However, the company has revealed that it has a solid balance sheet: $237 million (€211.6 million) in equity, $109 million (€98 million) in cash and cash equivalents, and no financial debt.

In addition, thanks to the sale of 20% of the management company (Alantra Asset Management) to Mutua, the company’s balance sheet will be strengthened because the closing of the transaction was completed last May and is not yet reflected in the results presented. Through this operation, Mutua will contribute $50 million (€45 million) to finance the growth of this business line and will create a common vehicle of $112 million (€100 million) to jointly invest in products and funds managed by Alantra.

Furthermore, the company has agreed to take to the General Shareholders’ Meeting, postponed until next October, the payment of a dividend amounting to $0.5 (€0.44) per share and thus distribute the entire consolidated result for 2019.

SEE ALSO  Sugar prices down as strong Brazilian currency gains on US dollar

__

(Featured image by Free-Photos via Pixabay)

DISCLAIMER: This article was written by a third party contributor and does not reflect the opinion of Born2Invest, its management, staff or its associates. Please review our disclaimer for more information.

This article may include forward-looking statements. These forward-looking statements generally are identified by the words “believe,” “project,” “estimate,” “become,” “plan,” “will,” and similar expressions. These forward-looking statements involve known and unknown risks as well as uncertainties, including those discussed in the following cautionary statements and elsewhere in this article and on this site. Although the Company may believe that its expectations are based on reasonable assumptions, the actual results that the Company may achieve may differ materially from any forward-looking statements, which reflect the opinions of the management of the Company only as of the date hereof. Additionally, please make sure to read these important disclosures.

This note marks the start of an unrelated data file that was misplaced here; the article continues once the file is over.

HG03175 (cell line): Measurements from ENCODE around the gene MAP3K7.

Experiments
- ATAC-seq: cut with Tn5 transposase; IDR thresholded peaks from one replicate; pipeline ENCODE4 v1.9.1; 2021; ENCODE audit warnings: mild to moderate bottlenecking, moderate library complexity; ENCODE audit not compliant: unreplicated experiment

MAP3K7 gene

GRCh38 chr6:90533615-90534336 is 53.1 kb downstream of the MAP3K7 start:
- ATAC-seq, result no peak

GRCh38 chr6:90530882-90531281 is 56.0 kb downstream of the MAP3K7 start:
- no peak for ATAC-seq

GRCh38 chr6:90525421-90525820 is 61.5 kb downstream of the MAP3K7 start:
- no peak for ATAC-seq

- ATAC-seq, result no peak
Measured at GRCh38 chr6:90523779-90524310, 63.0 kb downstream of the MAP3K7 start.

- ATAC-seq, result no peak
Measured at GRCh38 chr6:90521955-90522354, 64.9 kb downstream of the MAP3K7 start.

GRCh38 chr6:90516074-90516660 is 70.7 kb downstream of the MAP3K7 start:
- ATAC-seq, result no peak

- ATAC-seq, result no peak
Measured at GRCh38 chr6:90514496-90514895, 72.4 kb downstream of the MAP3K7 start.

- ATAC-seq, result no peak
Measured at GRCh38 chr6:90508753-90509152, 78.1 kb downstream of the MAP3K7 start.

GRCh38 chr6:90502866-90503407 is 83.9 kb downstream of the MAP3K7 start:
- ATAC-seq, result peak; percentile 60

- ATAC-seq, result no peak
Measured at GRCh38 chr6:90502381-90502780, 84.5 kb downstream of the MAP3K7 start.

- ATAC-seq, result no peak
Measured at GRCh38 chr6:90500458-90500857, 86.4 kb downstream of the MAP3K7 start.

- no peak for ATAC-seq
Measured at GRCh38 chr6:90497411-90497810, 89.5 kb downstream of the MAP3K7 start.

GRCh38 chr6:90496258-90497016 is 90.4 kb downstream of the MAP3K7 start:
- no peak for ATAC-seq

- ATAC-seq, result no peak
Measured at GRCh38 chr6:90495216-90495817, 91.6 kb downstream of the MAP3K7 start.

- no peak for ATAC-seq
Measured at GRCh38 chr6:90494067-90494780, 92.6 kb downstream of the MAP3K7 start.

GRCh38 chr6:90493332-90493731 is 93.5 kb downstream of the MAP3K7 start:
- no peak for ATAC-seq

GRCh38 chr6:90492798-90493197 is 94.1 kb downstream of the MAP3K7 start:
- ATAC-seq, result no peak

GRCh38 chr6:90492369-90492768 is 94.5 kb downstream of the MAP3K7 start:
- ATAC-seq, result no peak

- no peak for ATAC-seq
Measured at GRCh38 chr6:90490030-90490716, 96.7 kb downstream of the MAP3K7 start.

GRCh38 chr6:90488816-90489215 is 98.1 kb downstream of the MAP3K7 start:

First published in elEconomista, a third-party contributor translated and adapted the article from the original. In case of discrepancy, the original will prevail.

Although we made reasonable efforts to provide accurate translations, some parts may be incorrect. Born2Invest assumes no responsibility for errors, omissions or ambiguities in the translations provided on this website. Any person or entity relying on translated content does so at their own risk. Born2Invest is not responsible for losses caused by such reliance on the accuracy or reliability of translated information. If you wish to report an error or inaccuracy in the translation, we encourage you to contact us.

Desmond O’Flynn believes in minimalism and the power of beer. As a young reporter for some of the largest national publications, he has lived in the world of finance and investing for nearly three decades. He has since included world politics and the global economy in his portfolio. He also writes about entrepreneurs and small businesses, as well as innovation in fintech, gambling, and cannabis industries.